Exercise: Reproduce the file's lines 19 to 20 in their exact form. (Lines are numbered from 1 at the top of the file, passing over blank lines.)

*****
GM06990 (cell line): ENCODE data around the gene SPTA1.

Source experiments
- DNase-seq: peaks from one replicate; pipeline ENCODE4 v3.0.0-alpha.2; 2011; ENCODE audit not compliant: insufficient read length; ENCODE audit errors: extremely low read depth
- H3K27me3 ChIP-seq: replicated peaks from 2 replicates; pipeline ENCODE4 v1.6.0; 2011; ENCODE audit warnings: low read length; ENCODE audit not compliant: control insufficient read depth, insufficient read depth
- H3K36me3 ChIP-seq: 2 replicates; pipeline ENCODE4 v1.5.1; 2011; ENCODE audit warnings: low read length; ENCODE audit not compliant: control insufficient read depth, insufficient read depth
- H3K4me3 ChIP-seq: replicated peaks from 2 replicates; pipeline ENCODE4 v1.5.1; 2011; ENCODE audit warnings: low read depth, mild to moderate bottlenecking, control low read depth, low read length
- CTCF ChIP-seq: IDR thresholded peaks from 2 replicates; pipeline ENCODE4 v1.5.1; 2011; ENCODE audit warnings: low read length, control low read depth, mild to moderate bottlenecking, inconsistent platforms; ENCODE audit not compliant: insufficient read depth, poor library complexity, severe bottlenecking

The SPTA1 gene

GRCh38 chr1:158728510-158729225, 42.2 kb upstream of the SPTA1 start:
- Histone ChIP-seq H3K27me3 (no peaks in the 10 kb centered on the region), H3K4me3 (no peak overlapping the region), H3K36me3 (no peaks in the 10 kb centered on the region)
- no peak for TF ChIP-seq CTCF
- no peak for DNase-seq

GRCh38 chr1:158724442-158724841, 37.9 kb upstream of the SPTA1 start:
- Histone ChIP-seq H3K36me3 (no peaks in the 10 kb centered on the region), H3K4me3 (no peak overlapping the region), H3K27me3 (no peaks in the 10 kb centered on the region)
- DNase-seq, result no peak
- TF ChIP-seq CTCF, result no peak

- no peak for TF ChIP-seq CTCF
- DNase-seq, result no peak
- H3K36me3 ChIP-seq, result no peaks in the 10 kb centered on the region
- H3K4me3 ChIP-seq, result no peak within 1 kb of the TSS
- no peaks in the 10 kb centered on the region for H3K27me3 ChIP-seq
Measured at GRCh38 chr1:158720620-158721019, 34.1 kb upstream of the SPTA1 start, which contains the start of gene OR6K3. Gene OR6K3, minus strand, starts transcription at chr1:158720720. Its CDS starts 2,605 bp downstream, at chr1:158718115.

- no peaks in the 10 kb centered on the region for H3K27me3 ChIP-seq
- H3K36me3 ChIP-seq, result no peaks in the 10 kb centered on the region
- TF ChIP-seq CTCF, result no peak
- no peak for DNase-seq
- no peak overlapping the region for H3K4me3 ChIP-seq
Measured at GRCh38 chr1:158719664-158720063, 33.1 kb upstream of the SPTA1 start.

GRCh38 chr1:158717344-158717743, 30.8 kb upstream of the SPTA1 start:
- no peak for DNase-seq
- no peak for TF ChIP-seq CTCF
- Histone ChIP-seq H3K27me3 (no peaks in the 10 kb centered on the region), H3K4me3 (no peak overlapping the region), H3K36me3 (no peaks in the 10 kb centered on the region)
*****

- H3K36me3 ChIP-seq, result no peaks in the 10 kb centered on the region
- H3K4me3 ChIP-seq, result no peak within 1 kb of the TSS